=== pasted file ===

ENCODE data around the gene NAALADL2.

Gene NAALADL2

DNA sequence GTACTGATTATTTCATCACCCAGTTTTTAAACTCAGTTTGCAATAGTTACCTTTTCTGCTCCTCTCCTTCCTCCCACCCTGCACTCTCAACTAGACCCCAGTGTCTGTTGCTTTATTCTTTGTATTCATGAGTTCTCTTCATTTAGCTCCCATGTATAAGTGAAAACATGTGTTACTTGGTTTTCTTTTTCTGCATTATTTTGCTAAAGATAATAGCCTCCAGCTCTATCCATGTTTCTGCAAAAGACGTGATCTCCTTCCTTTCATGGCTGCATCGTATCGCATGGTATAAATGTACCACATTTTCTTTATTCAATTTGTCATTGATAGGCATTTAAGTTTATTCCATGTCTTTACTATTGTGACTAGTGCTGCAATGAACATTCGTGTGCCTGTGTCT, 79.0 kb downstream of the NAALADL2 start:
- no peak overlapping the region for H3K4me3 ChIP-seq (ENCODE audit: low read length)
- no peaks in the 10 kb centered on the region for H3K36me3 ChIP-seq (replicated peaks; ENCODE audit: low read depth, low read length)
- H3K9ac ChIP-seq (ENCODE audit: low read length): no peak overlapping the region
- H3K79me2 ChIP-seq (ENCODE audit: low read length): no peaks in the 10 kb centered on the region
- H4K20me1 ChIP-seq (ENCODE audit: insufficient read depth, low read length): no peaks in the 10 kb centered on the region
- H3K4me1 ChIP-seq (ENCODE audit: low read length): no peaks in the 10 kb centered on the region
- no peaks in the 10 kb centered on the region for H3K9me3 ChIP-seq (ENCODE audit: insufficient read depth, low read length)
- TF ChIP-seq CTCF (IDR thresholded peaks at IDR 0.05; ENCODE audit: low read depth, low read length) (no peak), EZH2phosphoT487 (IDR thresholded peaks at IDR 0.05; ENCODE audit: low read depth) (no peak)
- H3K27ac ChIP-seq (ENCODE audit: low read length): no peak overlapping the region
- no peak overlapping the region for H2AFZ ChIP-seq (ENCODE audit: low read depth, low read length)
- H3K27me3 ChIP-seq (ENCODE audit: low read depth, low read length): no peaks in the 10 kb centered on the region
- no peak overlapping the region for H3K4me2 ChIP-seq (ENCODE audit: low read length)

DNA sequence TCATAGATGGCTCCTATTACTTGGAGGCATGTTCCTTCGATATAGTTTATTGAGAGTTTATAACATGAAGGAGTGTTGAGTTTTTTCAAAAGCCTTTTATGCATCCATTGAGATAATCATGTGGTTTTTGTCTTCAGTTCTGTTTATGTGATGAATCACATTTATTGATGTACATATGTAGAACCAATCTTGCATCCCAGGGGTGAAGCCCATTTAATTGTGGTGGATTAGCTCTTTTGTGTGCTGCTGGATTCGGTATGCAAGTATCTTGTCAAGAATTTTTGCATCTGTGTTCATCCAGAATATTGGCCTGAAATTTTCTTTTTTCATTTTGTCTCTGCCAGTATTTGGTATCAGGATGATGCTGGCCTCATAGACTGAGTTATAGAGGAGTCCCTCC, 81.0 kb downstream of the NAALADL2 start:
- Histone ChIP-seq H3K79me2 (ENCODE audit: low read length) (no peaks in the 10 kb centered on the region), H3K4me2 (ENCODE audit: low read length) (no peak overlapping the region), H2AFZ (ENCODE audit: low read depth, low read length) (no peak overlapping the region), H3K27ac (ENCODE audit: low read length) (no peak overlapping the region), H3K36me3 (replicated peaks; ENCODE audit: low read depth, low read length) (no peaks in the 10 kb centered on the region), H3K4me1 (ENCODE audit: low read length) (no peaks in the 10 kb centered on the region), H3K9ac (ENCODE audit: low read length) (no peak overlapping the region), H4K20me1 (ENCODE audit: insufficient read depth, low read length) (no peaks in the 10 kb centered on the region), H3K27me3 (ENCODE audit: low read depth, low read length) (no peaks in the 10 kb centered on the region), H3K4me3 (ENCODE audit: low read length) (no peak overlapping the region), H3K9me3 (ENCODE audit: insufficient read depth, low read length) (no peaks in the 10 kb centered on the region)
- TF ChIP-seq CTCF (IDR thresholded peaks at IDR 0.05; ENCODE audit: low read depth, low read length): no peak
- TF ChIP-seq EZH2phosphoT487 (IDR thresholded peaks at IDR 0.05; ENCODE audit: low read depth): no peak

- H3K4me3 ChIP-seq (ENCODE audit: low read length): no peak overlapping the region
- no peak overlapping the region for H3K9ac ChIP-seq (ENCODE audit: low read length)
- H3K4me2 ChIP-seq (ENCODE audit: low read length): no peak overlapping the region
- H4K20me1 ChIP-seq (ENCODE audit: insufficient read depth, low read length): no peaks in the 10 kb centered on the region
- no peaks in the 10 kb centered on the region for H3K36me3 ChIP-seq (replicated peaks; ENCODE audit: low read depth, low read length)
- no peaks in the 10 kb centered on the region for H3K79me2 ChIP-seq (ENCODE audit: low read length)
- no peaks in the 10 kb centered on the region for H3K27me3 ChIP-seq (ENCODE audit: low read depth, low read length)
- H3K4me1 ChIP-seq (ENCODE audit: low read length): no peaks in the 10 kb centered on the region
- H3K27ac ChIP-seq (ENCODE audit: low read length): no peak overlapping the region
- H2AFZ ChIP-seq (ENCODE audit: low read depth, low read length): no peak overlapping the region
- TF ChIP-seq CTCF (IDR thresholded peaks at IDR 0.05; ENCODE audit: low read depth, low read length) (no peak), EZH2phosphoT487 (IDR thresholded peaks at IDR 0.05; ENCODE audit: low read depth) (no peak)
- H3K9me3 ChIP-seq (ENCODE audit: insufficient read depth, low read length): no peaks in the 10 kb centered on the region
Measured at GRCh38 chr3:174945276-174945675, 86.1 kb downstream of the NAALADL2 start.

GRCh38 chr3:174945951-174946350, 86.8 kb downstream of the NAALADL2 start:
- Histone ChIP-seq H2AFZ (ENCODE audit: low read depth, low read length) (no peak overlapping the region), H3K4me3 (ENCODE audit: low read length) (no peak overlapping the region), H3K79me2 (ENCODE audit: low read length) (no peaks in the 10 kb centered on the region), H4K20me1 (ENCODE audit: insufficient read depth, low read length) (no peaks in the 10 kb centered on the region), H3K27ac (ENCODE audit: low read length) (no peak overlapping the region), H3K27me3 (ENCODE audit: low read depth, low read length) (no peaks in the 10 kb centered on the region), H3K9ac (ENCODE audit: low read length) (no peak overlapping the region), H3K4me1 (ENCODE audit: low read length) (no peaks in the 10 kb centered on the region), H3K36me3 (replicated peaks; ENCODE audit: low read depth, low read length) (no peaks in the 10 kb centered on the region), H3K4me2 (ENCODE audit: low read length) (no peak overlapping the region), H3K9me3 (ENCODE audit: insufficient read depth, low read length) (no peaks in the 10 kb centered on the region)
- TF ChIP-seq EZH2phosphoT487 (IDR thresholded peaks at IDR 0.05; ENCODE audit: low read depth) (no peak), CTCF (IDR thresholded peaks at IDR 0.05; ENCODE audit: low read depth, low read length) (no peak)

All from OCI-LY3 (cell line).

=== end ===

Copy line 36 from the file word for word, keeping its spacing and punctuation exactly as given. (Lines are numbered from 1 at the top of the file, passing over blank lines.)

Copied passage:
All from OCI-LY3 (cell line).